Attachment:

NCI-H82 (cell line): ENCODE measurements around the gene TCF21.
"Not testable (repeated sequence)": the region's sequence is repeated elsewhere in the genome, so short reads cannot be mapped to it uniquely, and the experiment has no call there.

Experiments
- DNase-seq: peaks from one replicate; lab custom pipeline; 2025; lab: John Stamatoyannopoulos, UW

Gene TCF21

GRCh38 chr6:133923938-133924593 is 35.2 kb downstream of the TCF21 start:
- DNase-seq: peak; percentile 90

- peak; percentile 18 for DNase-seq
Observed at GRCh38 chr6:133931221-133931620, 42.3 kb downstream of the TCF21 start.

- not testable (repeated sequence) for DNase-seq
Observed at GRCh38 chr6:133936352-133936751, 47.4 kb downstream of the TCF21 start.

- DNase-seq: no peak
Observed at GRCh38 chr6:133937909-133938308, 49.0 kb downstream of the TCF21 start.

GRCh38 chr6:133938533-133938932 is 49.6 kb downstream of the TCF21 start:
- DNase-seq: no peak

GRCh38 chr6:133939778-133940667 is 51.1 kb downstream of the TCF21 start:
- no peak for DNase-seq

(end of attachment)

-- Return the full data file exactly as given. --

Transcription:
NCI-H82 (cell line): ENCODE measurements around the gene TCF21.
"Not testable (repeated sequence)": the region's sequence is repeated elsewhere in the genome, so short reads cannot be mapped to it uniquely, and the experiment has no call there.

Experiments
- DNase-seq: peaks from one replicate; lab custom pipeline; 2025; lab: John Stamatoyannopoulos, UW

Gene TCF21

GRCh38 chr6:133923938-133924593 is 35.2 kb downstream of the TCF21 start:
- DNase-seq: peak; percentile 90

- peak; percentile 18 for DNase-seq
Observed at GRCh38 chr6:133931221-133931620, 42.3 kb downstream of the TCF21 start.

- not testable (repeated sequence) for DNase-seq
Observed at GRCh38 chr6:133936352-133936751, 47.4 kb downstream of the TCF21 start.

- DNase-seq: no peak
Observed at GRCh38 chr6:133937909-133938308, 49.0 kb downstream of the TCF21 start.

GRCh38 chr6:133938533-133938932 is 49.6 kb downstream of the TCF21 start:
- DNase-seq: no peak

GRCh38 chr6:133939778-133940667 is 51.1 kb downstream of the TCF21 start:
- no peak for DNase-seq